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Hypothalamin hormones

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Hypothalamin hormones

Postby Amrik » Thu Oct 19, 2006 9:59 am

i wanted to how hormones secreted by the hypothalamus reaches the posterior pituitary lobe...do they travel through the hypothalamic - hypopheseal artery? :)
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Postby Dr.Stein » Thu Oct 19, 2006 1:58 pm

I am sorry my dear, I got trouble with connection so I left you in YM without explaining this :(

Here, I pay my debt for you :D

Hypothalamus consists of many neurons which secret hormones i.e. releasing factor (-RF/-RH) and inhibiting factor (-IF/-IH), called as nucleus (singular) or nuclei (plural). Thus the hormones are called as "neurohormones".

Nuclei supraorbitalis and nuclei paraventricularis are two of those nuclei, which have long axon. Their body cells locate in hypothalamus, while their axons pass thru the stalk (infundibulum) to reach posterior pituitary. Oxytocin and Vasopressin (ADH) are actually neurohormones secreted by those nuclei, NOT hormones secreted by posterior pituitary. Those hormones are stored there, because the terminal bulb of those nuclei locate in posterior part of pituitary. No blood vessels include in this case.

Here is the pic to give you more explanation:
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Postby Amrik » Thu Oct 19, 2006 2:40 pm

yupp....actually i have just noticed my mistake...i wanted to ask about anterior pituitary...but its also cleared now...hypothalamic - hypophoseal blood vessels (artery if i am not wrong) transport the hormones secreted by the hypothalamus directly to the anterior pituitary!
but this was something new...i knew only hormones travels through the axon to the posterior...others are new stuffs!
Thank you Doc!...i am compiling my information about the Endocrine gland...when i finish it i will send it to you..and if you are free you could tell me how it is and what all things i should add and remove, you know a teacher's point of view is the best!
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Postby Dr.Stein » Thu Oct 19, 2006 3:20 pm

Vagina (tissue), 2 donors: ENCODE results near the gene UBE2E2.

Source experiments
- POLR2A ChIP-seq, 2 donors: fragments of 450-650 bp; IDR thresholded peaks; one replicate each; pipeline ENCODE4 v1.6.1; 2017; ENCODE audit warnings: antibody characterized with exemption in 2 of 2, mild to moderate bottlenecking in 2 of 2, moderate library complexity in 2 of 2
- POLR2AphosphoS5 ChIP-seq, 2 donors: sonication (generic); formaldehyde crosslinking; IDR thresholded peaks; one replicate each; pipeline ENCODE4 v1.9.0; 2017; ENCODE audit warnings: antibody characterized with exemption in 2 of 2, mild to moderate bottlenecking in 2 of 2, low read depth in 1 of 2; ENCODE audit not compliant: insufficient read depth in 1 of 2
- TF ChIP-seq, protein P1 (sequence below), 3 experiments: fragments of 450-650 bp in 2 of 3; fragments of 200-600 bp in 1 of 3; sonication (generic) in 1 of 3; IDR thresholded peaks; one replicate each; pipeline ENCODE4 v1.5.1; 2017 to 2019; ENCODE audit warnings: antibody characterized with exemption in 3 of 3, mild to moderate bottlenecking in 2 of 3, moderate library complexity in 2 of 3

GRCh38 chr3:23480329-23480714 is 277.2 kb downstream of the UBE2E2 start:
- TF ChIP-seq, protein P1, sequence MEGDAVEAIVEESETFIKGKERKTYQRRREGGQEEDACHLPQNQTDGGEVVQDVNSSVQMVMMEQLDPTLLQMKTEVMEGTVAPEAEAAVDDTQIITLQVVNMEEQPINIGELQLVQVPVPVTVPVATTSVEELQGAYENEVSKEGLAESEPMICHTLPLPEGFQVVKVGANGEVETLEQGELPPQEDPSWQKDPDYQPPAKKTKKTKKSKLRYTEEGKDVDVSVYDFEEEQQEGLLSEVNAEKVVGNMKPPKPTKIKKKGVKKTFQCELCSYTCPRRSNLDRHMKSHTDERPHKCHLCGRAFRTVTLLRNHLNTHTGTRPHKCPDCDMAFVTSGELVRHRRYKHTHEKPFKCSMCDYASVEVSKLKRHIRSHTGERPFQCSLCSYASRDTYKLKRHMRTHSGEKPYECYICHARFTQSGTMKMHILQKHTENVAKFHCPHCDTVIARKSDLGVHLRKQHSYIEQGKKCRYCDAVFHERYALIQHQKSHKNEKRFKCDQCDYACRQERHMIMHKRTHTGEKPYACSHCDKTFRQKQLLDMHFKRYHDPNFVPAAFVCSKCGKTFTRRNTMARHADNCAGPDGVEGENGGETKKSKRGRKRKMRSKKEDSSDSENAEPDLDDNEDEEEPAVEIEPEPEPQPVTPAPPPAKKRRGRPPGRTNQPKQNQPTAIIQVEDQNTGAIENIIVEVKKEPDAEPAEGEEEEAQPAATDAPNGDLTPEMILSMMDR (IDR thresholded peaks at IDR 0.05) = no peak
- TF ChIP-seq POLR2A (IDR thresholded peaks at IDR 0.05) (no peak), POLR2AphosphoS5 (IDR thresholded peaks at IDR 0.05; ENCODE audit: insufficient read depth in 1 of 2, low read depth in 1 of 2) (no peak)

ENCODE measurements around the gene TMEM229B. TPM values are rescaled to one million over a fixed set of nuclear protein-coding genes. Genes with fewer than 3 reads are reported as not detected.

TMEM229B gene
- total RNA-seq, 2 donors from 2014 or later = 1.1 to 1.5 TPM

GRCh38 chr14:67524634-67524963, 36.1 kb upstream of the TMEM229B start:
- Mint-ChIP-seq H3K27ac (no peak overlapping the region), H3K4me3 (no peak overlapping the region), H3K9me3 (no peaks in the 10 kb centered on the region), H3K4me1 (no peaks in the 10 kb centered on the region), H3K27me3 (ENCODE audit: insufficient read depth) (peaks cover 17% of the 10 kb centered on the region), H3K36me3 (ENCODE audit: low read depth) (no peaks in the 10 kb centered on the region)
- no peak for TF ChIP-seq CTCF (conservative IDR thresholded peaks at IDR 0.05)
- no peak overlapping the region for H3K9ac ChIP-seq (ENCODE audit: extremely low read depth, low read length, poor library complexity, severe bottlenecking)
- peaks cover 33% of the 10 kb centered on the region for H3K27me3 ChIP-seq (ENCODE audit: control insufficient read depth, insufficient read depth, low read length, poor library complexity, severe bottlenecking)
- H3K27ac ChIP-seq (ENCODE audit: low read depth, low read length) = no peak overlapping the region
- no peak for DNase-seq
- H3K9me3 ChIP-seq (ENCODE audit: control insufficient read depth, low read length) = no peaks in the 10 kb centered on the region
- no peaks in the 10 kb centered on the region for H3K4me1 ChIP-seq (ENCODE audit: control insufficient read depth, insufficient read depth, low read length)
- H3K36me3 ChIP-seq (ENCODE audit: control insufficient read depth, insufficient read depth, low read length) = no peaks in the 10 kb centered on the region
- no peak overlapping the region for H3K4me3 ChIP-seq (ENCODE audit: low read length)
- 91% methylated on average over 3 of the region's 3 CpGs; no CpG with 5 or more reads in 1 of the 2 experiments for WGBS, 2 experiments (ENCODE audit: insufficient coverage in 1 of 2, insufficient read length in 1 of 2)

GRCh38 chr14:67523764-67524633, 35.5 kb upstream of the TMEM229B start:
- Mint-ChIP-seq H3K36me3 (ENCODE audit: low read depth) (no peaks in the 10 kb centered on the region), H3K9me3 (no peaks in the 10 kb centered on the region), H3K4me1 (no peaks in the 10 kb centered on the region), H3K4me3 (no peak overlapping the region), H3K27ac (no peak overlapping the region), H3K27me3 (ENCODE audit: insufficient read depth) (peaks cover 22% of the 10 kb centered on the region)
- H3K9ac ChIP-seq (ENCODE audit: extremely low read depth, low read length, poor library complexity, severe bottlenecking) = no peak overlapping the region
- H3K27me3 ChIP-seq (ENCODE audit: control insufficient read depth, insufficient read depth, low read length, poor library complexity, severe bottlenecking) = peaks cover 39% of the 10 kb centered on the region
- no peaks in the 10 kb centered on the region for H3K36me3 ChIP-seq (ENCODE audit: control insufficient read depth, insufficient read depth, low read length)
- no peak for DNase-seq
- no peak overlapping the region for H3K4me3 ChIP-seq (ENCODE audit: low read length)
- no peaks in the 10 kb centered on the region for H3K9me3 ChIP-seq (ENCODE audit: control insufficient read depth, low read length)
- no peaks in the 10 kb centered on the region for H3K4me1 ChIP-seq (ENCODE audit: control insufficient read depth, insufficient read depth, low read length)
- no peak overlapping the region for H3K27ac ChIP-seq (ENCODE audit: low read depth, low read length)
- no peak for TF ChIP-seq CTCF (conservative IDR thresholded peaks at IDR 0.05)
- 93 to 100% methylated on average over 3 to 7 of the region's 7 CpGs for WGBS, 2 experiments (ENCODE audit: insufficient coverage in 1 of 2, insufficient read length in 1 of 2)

From my pic, you also can see how hypothalamus connects anterior pituitary too, right? ;)

Sure, I always have time for everyone who wants to study. But not for the instant thing ;) And I will do my best t help you. I love these kind of people ;)

Have you got my one-page handout? :) Actually that's an Introduction part. The rest will be longer and complicated. If you make a good paper of your Endocrine System, I will ask your permission to use it in my class. I will tell my students where I got the paper ;)
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Postby Amrik » Thu Oct 19, 2006 4:20 pm

Doc another question...in females LH not only causes ovulation but also the production of testosterone in the ovaries...these testosterone are converted into estrogen right? what converts them...i read somewhere that adjacent granulosa cells converts testosterone to estrogen...if it is correct what really is this adjacent granulosa cells? can you explain a bit more :D

yup, its ok you can use it in your class, i would be delighted :) ...knowledge should be shared...nobody can steal your knowledge so why being a miser keeping it all by ourselves
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Postby Dr.Stein » Fri Oct 20, 2006 2:40 am

Yes, both in male and female, LH produces androgen, especially testosterone. In male, LH sometimes is called as ICSH (Interstitial Cell-Stimulating Hormone).

Yes, you are correct, in female, testosterone is secreted by granulosa cells a.k.a. follicle cells of the ovary. By the existence of enzyme aromatase, this male sex hormone is converted into estrogens. Three major estrogens are estradiol, estriol and estrone.

About granulosa cells or follicle cells, they are cells where oocyte is swaddled within its follicle (pocket).

Take a look at this figure.
Click the picture to get larger view.

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A figure of a developing ovarian follicle. The red cell in the centre is oocyte, the purple cells surrounds are follicle cells a.k.a. granulosa cells a.k.a granulocytes. The white part is follicle's antrum (room) which contains follicle's liquor, a viscous fluid that is rich in steroid reproductive hormones, especially androgens and estrogens.
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Postby Amrik » Fri Oct 20, 2006 4:40 am

Alright Doc.....Thanks alot!
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Postby Amrik » Fri Oct 20, 2006 10:19 am

sorry for duble posting but
Doc...What is the function of calcitonin? It is alright now...i already know it!
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Postby MrMistery » Fri Oct 20, 2006 6:05 pm

so LH and ICSH are the same thing? Are you sure doc? Cause if you are, i'm gonna call the ministery of eduacation and complain that the textbook they sent me is a piece of crap...
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Postby Amrik » Sat Oct 21, 2006 2:57 am

@Mr.Mistery
Andrew.....in your textbook what is the function of ICSH?
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Postby MrMistery » Sat Oct 21, 2006 8:06 am

it says "the antherior pituitary gland secretes LH and ICSH, which stimulate the secretion of testosteron"
........
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Postby Dr.Stein » Sun Oct 22, 2006 2:23 am

MrMistery wrote:so LH and ICSH are the same thing? Are you sure doc?

Pretty sure! :wink:
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